According to Lee Bo Hyun, director of Lotte Home Shopping's media business department, Lotte expects the same from Lucy, which has received advertising offers from financial and construction companies.


Experts say models are in high demand because they help brands reach young consumers. Rozi's clients include life insurance firms and banks. The company is generally seen as old-fashioned. But after working with Rosie, their image has become much younger,” says Beck.


A question about beauty


South Korea is not the only place that embraces virtual influencers. Lil Miquela is one of the most famous virtual influencers in the world, created by the co-founder of an American technology company. Lil' Mikel, who has promoted world-class brands such as Calvin Klein and Prada, has over 3 million followers on Instagram.


Lou of Magalu, a Brazilian retail company, has nearly 6 million Instagram users, and FN Meca, a rapper from music company Factory New, has 10 million Tiktok followers.


According to Inha University's Department of Consumer Sciences professor Lee Yun Hee, there is one major difference - virtual influencers in other countries reflect a diversity of ethnic backgrounds and beauty ideals.


Virtual humans are everywhere, but in South Korea they are always made beautiful. It reflects the uniqueness of each country," she says.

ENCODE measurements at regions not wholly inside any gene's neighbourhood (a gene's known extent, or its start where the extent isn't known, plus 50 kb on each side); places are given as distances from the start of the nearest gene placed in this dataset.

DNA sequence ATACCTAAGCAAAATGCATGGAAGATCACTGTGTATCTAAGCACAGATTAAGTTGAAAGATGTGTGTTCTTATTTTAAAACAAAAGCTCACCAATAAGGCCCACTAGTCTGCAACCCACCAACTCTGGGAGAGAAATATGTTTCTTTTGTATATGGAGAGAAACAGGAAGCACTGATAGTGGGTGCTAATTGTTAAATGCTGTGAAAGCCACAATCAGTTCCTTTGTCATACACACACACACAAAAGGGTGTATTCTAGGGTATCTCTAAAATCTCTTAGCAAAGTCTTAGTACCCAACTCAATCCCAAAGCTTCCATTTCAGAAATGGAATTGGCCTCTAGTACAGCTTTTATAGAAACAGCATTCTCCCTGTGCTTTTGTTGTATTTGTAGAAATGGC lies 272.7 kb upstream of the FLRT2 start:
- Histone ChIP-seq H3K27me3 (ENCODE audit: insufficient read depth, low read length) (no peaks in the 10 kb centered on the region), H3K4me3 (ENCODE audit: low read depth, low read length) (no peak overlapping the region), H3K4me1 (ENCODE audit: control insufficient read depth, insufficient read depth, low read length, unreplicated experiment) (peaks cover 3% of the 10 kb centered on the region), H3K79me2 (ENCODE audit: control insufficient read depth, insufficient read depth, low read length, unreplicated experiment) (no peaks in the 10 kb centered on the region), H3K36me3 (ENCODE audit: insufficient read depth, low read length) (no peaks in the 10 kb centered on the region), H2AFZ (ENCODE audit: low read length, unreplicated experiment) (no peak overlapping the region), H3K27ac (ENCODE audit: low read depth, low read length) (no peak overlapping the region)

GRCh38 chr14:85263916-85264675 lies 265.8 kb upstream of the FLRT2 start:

South Korea is also known as the capital of plastic surgery and the size of this industry is 10.7 billion dollars. In this context, virtual influencers can further promote unrealistic beauty standards.


But leaving behind these ideals, South Korean Tanneri started a movement against plastic surgery in 2018. But the definition and standards of beauty for women in the country are very narrow. This means that beauty in South Korea is usually a petite figure with big eyes, a small face and clear skin.


According to Lee Unhoon, virtual influencers like Lisa and Rosie can make the standards of beauty that have been demanded in Korea even more unattainable and can increase the demand for plastic surgery or cosmetic products among women who want to emulate them.


"Real women want to look like them and men want to date people who look like them," she says.


But the makers of Lucy and Rosie reject such criticism.


But such concerns are starting to go beyond Korean beauty standards. There is also a debate on the ethics of market production, where the consumers do not understand that they are not model people, and they also do not know that the creation of different races puts cultural tolerance at risk.


Meta, the parent company of Facebook and Instagram, which has more than 200 virtual influencers on its platform, accepts such a risk. Any technology and media has both good and bad qualities. "Issues of representation, cultural mixing and freedom of expression are already growing concerns," the company said in a blog post.



Meta is currently working with partners to develop a framework to guide virtual influencers to mitigate potential risks. But one thing is clear, the industry is here to stay. From metaverse to virtual world to virtual currency, as the digital world matures, virtual influencers can become a future platform for companies.


Lotte Company hopes to make more money by appearing in dramas and advertisements with its virtual influencers. The firm is also working on virtual human development, which it aims to develop in the 40s to 60s.


"We want to change the way people think about virtual humans," Beck said.